The National Transportation Safety Board said Thursday that oil leaks from aftermarket oil filter adapters have led to at least 11 general aviation accidents since 2004.
The NTSB called on the Federal Aviation Administration to issue an airworthiness directive to address an unsafe condition associated with oil filter adapters installed through a supplemental type certificate on Continental engines. Oil leaks from these oil filter adapters can lead to a loss of engine power if not properly installed or maintained.
After uncovering the safety issue during its investigation of two crashes in 2019, the NTSB identified nine other accidents between 2004 and 2018 in which airplanes equipped with these adapters had a loss of engine power. These accidents resulted in three fatalities and five serious injuries.
The oil filter adapter, originally manufactured by F&M Enterprises from 1996 to 2015, and now manufactured by Stratus Tools Technologies, is an after-market product that can be installed on certain models of engines; it allows owners and operators to use a conventional spin-on oil filter in place of the brass screen on the original engines. Both F&M and Stratus oil filter adapters are affected by this safety issue.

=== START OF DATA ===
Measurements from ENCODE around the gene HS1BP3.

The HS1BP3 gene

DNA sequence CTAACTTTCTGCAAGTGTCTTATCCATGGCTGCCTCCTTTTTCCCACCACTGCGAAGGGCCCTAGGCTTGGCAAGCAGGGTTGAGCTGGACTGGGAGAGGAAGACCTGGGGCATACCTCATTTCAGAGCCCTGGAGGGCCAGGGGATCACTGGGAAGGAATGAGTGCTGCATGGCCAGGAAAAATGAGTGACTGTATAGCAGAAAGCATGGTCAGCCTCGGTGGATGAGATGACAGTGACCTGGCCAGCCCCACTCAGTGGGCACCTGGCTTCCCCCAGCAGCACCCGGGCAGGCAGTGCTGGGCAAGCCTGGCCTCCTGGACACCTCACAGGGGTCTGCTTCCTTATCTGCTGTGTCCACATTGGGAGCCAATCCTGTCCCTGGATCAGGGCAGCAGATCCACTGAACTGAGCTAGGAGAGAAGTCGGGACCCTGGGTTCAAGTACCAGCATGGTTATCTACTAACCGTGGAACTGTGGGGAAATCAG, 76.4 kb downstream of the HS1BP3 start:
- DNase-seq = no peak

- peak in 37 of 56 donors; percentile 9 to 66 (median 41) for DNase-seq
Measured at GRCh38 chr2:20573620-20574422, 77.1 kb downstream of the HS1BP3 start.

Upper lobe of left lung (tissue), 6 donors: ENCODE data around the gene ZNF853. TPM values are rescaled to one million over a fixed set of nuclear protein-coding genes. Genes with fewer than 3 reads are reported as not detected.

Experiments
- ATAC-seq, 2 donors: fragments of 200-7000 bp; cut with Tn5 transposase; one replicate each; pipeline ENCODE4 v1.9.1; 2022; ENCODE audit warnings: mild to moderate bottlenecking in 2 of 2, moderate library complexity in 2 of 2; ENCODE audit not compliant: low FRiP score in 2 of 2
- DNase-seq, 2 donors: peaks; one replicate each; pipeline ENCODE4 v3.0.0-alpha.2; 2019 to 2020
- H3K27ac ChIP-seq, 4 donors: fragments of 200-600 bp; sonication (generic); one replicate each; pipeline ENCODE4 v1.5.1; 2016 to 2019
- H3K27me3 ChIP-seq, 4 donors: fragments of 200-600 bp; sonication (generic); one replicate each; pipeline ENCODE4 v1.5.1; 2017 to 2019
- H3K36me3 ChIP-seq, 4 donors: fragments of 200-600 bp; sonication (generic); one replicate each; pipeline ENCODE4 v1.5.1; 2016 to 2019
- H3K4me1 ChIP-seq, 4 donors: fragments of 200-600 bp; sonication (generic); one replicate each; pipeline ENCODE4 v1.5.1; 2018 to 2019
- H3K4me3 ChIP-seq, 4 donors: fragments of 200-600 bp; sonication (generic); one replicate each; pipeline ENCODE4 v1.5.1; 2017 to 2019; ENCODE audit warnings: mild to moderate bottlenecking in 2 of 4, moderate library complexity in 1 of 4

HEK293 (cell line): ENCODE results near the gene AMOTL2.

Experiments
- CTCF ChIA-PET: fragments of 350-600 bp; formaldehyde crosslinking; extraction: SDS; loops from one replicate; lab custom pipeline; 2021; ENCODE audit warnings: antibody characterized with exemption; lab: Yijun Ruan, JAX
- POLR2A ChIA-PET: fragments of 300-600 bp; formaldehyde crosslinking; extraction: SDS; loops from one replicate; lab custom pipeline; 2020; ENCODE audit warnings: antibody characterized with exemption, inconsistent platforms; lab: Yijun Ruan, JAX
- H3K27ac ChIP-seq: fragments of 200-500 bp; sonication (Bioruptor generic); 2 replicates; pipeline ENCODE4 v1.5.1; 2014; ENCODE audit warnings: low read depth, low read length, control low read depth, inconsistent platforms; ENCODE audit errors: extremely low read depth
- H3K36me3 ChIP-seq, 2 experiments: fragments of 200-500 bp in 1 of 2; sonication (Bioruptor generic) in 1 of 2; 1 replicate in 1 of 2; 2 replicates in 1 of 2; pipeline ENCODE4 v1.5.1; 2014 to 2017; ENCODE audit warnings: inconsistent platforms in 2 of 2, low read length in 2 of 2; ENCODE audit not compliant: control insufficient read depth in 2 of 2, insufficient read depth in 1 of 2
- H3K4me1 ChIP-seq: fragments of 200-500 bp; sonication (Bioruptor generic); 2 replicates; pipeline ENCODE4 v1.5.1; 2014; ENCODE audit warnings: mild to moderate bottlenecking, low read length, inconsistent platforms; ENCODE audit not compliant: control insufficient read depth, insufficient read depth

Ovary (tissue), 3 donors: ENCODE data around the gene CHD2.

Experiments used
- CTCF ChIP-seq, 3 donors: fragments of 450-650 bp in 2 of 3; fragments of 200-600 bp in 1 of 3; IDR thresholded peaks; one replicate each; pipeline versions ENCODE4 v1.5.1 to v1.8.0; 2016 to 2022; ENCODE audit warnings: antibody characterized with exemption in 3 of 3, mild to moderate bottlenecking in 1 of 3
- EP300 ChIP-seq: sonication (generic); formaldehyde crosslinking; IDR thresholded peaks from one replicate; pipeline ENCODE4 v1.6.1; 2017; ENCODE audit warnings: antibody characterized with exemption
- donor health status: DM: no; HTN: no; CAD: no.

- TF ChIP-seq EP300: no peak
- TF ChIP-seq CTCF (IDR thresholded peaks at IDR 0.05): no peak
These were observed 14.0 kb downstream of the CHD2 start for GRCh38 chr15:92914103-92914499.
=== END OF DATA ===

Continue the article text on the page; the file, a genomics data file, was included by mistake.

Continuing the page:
Torn and unevenly compressed gaskets and loose adapters are among the safety issues the NTSB identified in the 11 accidents. In response to these problems and other reports of oil leaks, Stratus issued a service bulletin in October 2019 to instruct mechanics on how to install and maintain F&M and Stratus oil filter adapters and to advise owners on how often they need to be inspected.
Because compliance with service bulletins is not mandatory for Part 91 operators, the NTSB is asking the FAA to issue an Airworthiness Directive to require owners of airplanes equipped with an F&M or Stratus oil filter adapter to repetitively inspect, and if necessary, reinstall the adapter to bring it in compliance with the service bulletin.
The advisory to mechanics, airplane owners and operators is available at https://go.usa.gov/x7t3q.
The complete six-page safety recommendation report is available at https://go.usa.gov/x7tqm.